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Pharmacy Departments Innovate to Reduce Readmissions Penalty

Cheryl A. Thompson

With two thirds of acute care hospitals hit financially by the Hospital Readmissions Reduction Program, pharmacy departments are trying to ensure that inpatients do not need another hospital stay for at least 30 days.

Four hospitals whose pharmacy directors agreed to describe some of their department’s efforts each face the prospect of losing $1 million or more in Medicare payments this year, according to public reports.

The financial penalty under the federally legislated program can amount to as much as 1% of the payment per Medicare-covered hospital stay this current fiscal year.

That penalty applies to hospitals that the government determined had excess 30-day readmissions from July 2008 through June 2011 for Medicare beneficiaries with any of the following conditions: myocardial infarction, heart failure, and pneumonia.

On October 1, the start of fiscal year 2014 for the government, the maximum penalty goes up to 2%.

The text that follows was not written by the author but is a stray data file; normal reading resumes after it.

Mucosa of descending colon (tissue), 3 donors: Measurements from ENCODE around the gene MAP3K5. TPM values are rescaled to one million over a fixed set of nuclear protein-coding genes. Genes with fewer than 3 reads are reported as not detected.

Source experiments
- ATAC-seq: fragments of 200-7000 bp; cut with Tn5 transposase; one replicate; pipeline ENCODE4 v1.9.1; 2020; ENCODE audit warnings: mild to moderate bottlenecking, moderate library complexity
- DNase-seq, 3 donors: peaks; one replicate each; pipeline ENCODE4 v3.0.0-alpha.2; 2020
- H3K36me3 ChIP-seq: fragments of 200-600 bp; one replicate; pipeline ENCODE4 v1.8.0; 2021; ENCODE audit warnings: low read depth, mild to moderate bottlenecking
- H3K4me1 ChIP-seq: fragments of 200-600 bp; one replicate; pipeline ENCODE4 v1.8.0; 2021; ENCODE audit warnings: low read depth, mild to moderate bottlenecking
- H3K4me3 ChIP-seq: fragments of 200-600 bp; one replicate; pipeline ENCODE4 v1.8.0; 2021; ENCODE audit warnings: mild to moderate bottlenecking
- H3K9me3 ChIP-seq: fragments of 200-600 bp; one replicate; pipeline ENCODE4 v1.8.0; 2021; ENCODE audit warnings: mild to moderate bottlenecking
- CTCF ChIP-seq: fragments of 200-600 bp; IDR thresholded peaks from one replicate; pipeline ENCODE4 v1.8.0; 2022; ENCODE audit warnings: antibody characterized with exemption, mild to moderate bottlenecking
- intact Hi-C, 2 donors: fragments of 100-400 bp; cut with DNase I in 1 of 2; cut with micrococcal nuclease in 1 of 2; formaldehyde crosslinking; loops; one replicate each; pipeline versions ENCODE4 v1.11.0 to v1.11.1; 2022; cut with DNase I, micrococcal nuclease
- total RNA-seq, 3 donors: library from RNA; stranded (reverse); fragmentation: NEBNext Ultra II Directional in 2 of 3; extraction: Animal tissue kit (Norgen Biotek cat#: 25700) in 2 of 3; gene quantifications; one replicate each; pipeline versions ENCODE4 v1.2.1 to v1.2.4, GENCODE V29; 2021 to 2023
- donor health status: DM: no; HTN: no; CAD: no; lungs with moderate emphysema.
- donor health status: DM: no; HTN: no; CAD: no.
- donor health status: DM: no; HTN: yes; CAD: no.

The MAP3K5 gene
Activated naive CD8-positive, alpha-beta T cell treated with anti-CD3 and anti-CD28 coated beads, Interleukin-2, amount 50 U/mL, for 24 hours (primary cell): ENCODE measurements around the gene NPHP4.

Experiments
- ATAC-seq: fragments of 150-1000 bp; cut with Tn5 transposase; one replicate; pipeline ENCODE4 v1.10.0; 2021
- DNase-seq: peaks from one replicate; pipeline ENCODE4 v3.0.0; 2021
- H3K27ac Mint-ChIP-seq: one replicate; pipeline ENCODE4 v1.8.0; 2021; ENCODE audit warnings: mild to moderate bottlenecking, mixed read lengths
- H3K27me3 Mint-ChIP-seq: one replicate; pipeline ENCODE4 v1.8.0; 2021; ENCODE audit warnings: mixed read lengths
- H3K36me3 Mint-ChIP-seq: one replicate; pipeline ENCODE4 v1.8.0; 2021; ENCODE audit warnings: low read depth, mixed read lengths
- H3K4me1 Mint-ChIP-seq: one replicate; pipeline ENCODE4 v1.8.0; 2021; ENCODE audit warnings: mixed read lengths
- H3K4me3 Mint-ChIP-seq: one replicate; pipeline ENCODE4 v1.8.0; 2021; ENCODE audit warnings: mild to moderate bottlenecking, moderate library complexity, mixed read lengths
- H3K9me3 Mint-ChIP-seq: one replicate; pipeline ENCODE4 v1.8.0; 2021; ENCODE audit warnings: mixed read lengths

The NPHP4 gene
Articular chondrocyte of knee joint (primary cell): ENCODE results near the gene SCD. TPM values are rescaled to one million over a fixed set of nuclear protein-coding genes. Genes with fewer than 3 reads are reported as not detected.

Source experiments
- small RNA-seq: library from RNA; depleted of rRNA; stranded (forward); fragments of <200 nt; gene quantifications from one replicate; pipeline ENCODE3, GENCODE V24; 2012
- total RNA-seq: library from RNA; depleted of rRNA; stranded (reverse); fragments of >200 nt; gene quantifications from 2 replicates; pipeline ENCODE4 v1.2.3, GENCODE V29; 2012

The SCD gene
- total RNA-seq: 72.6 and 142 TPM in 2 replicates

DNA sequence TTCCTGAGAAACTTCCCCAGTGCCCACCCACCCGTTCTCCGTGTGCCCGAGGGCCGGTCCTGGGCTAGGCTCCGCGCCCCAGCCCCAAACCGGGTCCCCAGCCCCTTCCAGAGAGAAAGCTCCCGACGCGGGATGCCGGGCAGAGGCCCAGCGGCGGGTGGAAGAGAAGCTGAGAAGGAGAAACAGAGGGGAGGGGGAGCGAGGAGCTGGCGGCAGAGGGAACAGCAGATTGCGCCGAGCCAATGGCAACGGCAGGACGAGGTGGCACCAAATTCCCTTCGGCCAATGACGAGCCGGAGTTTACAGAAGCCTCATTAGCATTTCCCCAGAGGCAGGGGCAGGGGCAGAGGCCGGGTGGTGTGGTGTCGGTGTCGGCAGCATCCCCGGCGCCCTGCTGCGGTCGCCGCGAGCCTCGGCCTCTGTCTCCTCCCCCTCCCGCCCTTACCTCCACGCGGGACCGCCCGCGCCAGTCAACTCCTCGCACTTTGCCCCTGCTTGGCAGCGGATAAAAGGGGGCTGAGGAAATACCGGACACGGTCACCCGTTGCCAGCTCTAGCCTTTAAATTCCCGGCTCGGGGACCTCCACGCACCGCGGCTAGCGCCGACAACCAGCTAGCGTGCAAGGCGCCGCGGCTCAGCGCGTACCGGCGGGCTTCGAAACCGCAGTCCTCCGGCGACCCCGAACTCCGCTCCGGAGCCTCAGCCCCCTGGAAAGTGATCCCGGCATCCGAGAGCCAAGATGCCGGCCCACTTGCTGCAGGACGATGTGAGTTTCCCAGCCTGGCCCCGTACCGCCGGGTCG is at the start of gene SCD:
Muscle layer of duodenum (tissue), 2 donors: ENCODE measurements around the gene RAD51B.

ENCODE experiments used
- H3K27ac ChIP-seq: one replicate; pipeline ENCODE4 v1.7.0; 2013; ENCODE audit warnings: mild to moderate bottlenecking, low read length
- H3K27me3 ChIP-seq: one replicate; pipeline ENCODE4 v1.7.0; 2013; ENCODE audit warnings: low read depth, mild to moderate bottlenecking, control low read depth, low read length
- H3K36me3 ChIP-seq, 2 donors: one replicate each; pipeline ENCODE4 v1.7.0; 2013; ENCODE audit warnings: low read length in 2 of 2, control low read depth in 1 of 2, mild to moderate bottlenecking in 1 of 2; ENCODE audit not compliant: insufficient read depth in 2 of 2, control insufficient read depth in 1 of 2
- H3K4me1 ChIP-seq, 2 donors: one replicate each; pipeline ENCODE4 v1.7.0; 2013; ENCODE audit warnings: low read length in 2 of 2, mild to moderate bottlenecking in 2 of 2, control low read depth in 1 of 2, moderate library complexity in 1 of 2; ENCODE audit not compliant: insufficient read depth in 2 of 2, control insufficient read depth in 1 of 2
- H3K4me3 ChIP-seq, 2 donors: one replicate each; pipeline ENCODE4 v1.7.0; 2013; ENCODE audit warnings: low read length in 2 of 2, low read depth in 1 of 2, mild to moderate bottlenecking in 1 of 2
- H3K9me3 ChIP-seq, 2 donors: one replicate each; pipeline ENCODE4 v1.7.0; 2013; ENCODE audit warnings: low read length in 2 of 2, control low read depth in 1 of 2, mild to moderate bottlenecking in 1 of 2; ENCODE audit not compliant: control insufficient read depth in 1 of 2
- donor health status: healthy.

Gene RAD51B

All acute care hospitals paid under the inpatient prospective payment system, the Centers for Medicare and Medicaid Services decided, are targets of the program.

Bedside prescription transactions. At 1167-bed Barnes-Jewish Hospital in Saint Louis, the mantra has become "every patient goes home with their medications," said pharmacy director James L. Gray III.

Patients who leave the hospital with their discharge medications in hand, courtesy of the new Mobile Pharmacy program, tend to have a lower readmission rate than the rest, Gray said. But this downward trend, he added, is "not statistically valid yet."

Part of the impetus for the program came from the hospital’s discovery that some patients had problems obtaining discharge medications once home, said Valerie Garber, the program’s supervisor. Sometimes the hometown pharmacy had closed for the day by the time the patient arrived. And sometimes a medication was not something normally in stock, which could mean a delay of several days, she said.

As for the hospital’s outpatient pharmacy, Gray said, few discharged patients could find it on the roughly 16-square-block campus.

So he asked the hospital’s emerging technologies group to develop a bedside equivalent to the outpatient pharmacy’s service window.

Garber said the result, technologywise, is a smartphone with an attachment from Grabba International Pty Ltd. Pharmacy technicians from the Mobile Pharmacy program use the combination device to scan bar codes, swipe credit cards, and collect signatures when delivering discharge prescriptions to patients in their rooms.